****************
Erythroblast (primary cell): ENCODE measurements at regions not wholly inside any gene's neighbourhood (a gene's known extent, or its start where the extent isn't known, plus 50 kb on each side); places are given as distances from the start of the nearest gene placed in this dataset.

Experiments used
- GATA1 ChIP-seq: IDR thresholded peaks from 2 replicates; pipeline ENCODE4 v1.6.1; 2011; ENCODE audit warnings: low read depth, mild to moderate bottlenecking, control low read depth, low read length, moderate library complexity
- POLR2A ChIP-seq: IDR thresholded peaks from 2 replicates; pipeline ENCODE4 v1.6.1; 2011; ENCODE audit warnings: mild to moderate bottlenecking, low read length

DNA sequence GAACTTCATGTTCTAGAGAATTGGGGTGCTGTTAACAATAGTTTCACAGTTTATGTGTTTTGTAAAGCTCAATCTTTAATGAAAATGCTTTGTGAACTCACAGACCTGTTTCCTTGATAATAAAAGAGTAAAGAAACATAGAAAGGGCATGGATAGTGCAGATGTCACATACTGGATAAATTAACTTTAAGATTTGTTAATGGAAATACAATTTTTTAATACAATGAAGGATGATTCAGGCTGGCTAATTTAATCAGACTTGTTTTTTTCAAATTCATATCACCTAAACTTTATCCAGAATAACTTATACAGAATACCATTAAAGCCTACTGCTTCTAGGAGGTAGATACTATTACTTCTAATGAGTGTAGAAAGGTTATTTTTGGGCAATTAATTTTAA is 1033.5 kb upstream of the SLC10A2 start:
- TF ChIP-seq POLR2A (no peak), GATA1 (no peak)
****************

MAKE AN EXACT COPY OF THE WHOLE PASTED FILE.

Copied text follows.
Erythroblast (primary cell): ENCODE measurements at regions not wholly inside any gene's neighbourhood (a gene's known extent, or its start where the extent isn't known, plus 50 kb on each side); places are given as distances from the start of the nearest gene placed in this dataset.

Experiments used
- GATA1 ChIP-seq: IDR thresholded peaks from 2 replicates; pipeline ENCODE4 v1.6.1; 2011; ENCODE audit warnings: low read depth, mild to moderate bottlenecking, control low read depth, low read length, moderate library complexity
- POLR2A ChIP-seq: IDR thresholded peaks from 2 replicates; pipeline ENCODE4 v1.6.1; 2011; ENCODE audit warnings: mild to moderate bottlenecking, low read length

DNA sequence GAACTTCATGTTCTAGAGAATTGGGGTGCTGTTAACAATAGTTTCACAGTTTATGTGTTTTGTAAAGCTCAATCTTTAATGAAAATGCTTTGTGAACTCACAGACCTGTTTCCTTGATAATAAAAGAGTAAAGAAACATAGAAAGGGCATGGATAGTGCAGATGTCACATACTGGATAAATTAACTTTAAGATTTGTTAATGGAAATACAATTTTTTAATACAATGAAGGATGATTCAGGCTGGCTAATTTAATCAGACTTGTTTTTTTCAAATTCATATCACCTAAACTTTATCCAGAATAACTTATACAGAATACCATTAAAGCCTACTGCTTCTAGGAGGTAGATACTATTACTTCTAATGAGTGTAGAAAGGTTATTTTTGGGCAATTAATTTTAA is 1033.5 kb upstream of the SLC10A2 start:
- TF ChIP-seq POLR2A (no peak), GATA1 (no peak)